Reboxetine is a novel antidepressant drug that potently and selectively inhibits NA uptake. Unlike tricyclic antidepressant drugs, it has no appreciable action on muscarinic cholinergic or α1-adrenergic receptors (Wong et al., 2000). We found recently that an acute dose of reboxetine raised extracellular NA in the prefrontal cortex and dorsal hippocampus of rats and these effects were markedly potentiated by concomitant administration of the α2-adrenoceptor antagonist, idazoxan (Sacchetti et al., 1999). In the same study, long-term treatment with reboxetine (15 mg kg−1 once daily for 14 days) did not cause significant adaptive changes in noradrenergic transmission that might be reflected by changes in the drug's effect on extracellular NA in terminal regions (Sacchetti et al., 1999).
In view of the rapid clearance of reboxetine in rats (Dostert et al., 1997), it was suggested that experiments using osmotic pumps to deliver continuous adequate drug levels to rats may be closer to the results in depressed patients, in whom reboxetine's half-life is considerably longer than in rats (Edwards et al., 1995; Caccia, 1998 for review).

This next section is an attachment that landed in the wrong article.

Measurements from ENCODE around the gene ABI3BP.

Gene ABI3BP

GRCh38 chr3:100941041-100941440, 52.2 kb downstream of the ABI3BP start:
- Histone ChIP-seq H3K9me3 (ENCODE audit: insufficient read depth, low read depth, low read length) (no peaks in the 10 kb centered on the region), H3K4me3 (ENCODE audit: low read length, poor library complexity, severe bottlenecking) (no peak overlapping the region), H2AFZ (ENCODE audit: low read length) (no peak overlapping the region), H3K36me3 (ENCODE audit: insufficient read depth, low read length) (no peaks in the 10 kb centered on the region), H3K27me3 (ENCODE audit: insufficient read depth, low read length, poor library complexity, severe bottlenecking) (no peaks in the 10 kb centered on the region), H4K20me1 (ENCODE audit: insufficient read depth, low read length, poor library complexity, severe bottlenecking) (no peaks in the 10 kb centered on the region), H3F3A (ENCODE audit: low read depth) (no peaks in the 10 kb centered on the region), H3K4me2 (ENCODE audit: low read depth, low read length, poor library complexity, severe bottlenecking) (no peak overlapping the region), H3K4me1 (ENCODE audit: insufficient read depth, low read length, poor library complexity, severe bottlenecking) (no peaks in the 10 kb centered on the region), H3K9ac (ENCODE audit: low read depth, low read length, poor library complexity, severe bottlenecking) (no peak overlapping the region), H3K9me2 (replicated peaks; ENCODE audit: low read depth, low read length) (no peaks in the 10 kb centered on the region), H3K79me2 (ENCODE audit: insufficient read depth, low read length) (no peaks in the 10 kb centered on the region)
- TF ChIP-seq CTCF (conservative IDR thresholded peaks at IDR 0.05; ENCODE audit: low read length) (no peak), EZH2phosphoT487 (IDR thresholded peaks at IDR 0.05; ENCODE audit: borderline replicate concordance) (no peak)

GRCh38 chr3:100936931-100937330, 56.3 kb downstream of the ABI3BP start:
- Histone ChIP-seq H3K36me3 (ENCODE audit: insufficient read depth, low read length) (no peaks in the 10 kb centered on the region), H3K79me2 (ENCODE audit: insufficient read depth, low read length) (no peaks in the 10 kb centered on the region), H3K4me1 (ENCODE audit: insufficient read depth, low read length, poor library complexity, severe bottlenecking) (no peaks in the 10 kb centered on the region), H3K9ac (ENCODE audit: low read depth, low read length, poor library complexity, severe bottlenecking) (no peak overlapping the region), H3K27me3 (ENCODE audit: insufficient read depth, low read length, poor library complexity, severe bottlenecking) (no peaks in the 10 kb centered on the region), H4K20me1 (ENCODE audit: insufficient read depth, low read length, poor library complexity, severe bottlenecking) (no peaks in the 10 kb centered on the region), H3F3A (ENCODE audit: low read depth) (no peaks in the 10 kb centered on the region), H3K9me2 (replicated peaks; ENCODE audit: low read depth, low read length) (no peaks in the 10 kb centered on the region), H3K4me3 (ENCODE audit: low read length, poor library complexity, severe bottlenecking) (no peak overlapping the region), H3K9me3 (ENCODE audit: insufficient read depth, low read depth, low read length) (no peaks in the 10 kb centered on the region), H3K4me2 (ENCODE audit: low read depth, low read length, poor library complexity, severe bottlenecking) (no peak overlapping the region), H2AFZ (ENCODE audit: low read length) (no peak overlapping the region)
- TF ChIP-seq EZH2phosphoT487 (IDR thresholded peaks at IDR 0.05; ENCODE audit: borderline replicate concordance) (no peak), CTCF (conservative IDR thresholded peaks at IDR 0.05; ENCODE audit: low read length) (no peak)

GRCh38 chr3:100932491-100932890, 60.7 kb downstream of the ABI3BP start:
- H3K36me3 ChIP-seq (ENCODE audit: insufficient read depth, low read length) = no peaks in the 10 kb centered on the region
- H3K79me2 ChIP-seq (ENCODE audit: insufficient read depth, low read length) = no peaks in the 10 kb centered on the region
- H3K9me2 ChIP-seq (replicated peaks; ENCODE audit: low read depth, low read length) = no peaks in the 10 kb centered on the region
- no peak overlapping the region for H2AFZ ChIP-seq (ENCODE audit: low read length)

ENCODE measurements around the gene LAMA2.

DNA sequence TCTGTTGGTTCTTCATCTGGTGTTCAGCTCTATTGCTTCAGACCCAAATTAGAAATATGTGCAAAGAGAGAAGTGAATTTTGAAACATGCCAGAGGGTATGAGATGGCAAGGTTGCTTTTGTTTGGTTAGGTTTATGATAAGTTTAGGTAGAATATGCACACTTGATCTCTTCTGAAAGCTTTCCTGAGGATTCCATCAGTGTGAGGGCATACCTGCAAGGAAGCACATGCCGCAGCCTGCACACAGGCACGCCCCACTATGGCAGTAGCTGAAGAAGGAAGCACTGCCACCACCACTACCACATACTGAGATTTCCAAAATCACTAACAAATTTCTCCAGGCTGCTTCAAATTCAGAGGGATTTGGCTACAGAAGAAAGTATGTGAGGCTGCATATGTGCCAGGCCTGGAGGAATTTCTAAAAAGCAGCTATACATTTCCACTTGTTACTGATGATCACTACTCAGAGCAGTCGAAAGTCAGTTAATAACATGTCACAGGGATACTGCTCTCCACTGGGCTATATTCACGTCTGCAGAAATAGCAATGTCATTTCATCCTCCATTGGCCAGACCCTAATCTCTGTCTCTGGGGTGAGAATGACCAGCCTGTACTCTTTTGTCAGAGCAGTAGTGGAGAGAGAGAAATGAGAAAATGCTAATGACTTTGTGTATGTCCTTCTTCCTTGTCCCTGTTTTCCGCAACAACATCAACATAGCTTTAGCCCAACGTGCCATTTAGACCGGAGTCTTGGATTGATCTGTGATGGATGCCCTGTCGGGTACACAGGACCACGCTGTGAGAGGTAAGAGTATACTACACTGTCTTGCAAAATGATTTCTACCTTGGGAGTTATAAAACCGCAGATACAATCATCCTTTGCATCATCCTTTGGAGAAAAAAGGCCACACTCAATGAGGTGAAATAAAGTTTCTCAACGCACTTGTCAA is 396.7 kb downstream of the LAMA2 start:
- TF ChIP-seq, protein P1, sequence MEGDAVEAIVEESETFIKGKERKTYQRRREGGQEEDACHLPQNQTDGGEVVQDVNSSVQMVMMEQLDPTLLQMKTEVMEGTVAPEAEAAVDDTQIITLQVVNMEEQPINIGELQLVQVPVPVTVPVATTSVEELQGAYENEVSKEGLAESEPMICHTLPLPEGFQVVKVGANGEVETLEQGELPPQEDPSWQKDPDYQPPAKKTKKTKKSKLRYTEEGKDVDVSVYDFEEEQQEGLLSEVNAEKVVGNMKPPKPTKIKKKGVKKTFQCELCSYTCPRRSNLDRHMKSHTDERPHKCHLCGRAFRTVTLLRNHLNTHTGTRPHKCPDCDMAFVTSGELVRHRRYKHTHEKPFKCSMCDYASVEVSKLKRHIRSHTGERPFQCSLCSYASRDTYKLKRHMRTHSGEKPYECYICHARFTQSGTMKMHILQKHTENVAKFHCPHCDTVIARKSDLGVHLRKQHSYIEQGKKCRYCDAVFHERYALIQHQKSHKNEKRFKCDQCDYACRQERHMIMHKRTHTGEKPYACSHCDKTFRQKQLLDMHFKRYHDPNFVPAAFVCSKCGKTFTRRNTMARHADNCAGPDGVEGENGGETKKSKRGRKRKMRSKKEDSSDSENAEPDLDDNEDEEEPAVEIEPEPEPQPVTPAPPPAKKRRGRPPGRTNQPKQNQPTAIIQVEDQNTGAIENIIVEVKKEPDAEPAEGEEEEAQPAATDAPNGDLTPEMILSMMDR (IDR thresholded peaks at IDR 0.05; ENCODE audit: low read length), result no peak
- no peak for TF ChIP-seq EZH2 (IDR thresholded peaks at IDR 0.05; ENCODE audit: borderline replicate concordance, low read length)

The main objectives of the present study were: (1) to examine whether long-term treatment with reboxetine, delivered through osmotic pumps, facilitated the elevation of extracellular concentrations of NA in the prefrontal cortex, a region that has been involved in the pathogenesis of depressive disorders (Kapur & Mann, 1992); (2) to assess the sensitivity of α2-adrenoceptors regulating NA release in the prefrontal cortex by studying whether the α2-adrenoceptor agonist clonidine, administered systemically or locally, reduced cortical extracellular NA in rats treated chronically with reboxetine and (3) to assess the selectivity of reboxetine's effect on the noradrenergic system after chronic treatment by examining how it affects extracellular serotonin (5-HT) in the prefrontal cortex. Finally, since an acute dose of NA reuptake inhibitors raises extracellular levels of dopamine (DA) in the prefrontal cortex (Carboni et al., 1990; Pozzi et al., 1994), we also examined whether chronic reboxetine increased cortical extracellular DA.
Male Sprague-Dawley rats (CD-COBS, Charles River, Italy) weighing between 200 and 350 g were used. They were housed at constant room temperature (22±2°C) and relative humidity (60±5%), with a regular 12/12 h light/dark cycle. Food and water were available ad libitum. Procedures involving animals and their care were conducted in conformity with the institutional guidelines that are in compliance with national (D.L. n. 116, G.U., suppl. 40, 18 Febbraio 1992, Circolare No 8, G.U., 14 Luglio, 1994) and international laws and policies (EEC Council Directive 86/609, OJ L 358,1, Dec. 12, 1987; Guide for the Care and Use of Laboratory Animals, U.S. National Research Council, 1996). All efforts were made to minimize suffering and to limit the number of animals used.